Exploiting Your Charity

Maybe this is an easy question (it’s certainly an old one): Should we punish you more if you defraud someone by tricking her into giving you money that she believes is going to charity than if you defraud someone by tricking her into giving you money that she believes is going into an investment that will make her rich?

Yesterday afternoon, I received a text message from the number for the Pennsylvania voter protection project that I did volunteer work for back in the fall of 2008:

Text HAITI to 90999 to donate $10 to the American Red Cross relief efforts in Haiti (Text STOP to unsubscribe Msg&Data rates may apply)

In the previous few days, I’d received a number of similar appeals from friends as result of efforts by the Mobile Giving Foundation (“The Mobile Giving Foundation brings the power and reach of mobile phones to nonprofit organizations as a new fundraising and donor interaction mechanism”) and other organizations.

From all accounts, the text message campaigns have been tremendously successful. According to organizers, by Thursday night, $2 million had already been raised for the Red Cross. However, the campaigns have also opened the ways for scammers of all sorts. As the FBI explained, in a warning issued last week, “Past tragedies and natural disasters have prompted individuals with criminal intent to solicit contributions purportedly for a charitable organization.” And, sure enough—as with 9/11, Hurricanes Katrina and Rita, and the earthquake in China—that appears to be happening again, which leads to the punishment question.

I would not be surprised to find out that some of the same folks behind the email schemes from the “desperate” Nigerian government official who offers several million dollars for your “help” are the same ones behind the new Haiti earthquake relief scams. Should they receive stiffer sentences for being convicted of perpetrating the latter than perpetrating the former? Anyone want to argue that they shouldn’t?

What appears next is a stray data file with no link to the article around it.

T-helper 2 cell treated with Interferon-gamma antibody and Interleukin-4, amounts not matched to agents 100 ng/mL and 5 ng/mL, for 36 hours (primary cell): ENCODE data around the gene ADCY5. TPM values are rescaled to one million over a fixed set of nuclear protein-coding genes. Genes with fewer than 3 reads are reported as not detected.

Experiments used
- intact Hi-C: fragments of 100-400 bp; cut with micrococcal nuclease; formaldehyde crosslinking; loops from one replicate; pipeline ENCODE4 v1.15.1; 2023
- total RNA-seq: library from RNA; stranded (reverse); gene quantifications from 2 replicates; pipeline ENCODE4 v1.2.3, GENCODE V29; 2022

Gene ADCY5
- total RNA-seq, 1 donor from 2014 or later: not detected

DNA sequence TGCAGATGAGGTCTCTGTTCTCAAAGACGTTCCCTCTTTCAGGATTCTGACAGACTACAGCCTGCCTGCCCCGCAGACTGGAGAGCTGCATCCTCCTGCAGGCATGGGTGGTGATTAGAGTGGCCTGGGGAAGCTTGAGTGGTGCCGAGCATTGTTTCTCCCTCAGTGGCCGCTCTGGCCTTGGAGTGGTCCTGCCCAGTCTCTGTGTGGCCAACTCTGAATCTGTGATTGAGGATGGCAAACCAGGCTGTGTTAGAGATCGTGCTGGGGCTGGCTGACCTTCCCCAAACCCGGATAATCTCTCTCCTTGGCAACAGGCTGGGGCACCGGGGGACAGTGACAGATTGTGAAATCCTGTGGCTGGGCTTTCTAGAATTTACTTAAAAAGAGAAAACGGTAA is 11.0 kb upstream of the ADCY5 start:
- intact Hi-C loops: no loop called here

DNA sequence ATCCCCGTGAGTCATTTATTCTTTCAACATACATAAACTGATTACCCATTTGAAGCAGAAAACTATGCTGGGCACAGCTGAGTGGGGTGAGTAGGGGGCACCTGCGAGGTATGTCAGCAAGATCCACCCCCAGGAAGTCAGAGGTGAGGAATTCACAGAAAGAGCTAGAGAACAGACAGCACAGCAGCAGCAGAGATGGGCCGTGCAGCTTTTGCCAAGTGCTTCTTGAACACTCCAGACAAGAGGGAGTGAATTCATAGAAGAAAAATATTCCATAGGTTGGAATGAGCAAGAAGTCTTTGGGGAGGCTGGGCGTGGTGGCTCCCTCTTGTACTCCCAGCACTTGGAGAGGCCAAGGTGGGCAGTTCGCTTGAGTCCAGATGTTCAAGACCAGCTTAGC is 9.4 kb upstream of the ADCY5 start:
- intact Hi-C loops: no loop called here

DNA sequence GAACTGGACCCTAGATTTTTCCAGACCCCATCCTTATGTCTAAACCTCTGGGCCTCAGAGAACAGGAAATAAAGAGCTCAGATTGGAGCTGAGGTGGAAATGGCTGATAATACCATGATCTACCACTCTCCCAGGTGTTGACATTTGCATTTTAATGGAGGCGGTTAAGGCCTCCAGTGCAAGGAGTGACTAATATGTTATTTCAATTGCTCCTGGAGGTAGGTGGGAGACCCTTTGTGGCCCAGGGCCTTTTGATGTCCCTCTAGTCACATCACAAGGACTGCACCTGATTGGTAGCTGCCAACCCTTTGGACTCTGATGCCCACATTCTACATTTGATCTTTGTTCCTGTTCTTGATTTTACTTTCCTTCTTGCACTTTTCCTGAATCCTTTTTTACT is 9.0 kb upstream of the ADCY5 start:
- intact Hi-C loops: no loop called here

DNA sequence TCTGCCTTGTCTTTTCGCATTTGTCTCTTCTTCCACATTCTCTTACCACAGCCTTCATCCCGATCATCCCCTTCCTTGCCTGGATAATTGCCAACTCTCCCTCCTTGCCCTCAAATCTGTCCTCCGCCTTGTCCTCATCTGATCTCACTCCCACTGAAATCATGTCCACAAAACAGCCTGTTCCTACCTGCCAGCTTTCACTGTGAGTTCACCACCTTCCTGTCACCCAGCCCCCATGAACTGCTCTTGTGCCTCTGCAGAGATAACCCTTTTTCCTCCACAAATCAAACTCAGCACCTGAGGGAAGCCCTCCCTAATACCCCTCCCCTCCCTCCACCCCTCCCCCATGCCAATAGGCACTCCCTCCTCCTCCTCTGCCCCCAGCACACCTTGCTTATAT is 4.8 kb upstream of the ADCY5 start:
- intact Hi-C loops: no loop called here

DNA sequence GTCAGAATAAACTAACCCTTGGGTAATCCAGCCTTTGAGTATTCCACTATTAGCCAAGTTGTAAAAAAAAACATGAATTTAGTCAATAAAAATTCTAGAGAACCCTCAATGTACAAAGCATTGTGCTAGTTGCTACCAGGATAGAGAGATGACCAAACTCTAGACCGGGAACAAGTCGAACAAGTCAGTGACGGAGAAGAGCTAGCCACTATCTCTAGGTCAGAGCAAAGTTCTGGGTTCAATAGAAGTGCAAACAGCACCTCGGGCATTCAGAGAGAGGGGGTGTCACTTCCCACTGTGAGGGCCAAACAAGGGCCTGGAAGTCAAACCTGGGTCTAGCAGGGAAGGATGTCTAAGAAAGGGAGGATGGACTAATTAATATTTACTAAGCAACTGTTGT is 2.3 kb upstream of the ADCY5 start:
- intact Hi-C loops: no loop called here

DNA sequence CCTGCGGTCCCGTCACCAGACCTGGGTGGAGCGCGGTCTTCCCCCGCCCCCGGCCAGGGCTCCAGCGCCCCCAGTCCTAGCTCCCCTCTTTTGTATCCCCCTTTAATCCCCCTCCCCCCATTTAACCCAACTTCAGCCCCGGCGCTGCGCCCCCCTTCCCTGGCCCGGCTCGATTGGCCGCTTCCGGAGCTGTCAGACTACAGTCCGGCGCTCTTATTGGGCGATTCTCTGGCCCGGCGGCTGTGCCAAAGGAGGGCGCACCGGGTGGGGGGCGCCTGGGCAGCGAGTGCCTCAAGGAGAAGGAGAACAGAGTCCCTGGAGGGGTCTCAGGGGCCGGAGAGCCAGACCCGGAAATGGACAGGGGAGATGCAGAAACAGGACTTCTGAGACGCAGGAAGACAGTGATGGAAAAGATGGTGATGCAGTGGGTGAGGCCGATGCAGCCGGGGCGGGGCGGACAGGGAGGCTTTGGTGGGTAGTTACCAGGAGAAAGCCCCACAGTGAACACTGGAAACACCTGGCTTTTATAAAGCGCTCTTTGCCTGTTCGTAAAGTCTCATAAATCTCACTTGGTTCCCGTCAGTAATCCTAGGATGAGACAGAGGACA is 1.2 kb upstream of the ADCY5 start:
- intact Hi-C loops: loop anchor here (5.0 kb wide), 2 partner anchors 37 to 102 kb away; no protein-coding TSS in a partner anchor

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1 Response

  1. PrometheeFeu says:

    I do not believe that it makes sense to have tougher convictions on people who commit fraud by pretending to help others rather than pretending to help yourself. In my opinion, the point of the law is to within the limits of proportional punishment encourage “proper” behavior and discourage “inappropriate” behavior. (Where proper behavior is behavior that respects other people’s rights and inappropriate behavior is behavior that violates other people’s rights) Within that framework, I ask 2 questions:
    1) Is the scam charity more reprehensible than the scam investment therefore allowing a proportional punishment to be stronger for one than the other?
    2) Can we create a more effective deterrent by raising penalties on scam charities compared to scam investments?
    If we can answer yes to both questions, then a higher punishment makes sense.

    I would argue that the answer to the first question is yes. By creating such a scam, the perpetrators are not only depriving the donor of their property by voiding their consent to the donation, they are also depriving the actual intended beneficiary of the donation from that donation. Furthermore, they are discouraging the donation to charitable causes as people become more suspicious that actual charitable organisations might actually be scams. This is causing harm to those who would otherwise benefit from donations. Since those people tend to be in situations of grievous need, that harm is significant. So it would be proportional to raise the associated penalty.

    However, I am unconvinced that such higher punishment would actually act as a greater deterrent. Those who perpetrate such scams have a high expectation of impunity. That is why they continue. Given that those scams do often go unpunished, that perception of impunity is likely to continue. Therefore I would presume that raising the penalty would be unlikely to change the behavior of many if any would-be charity scammers.

    You could raise penalties so they remain proportional to the crime, but you could not raise them so they remain proportional to the goal that is accomplished.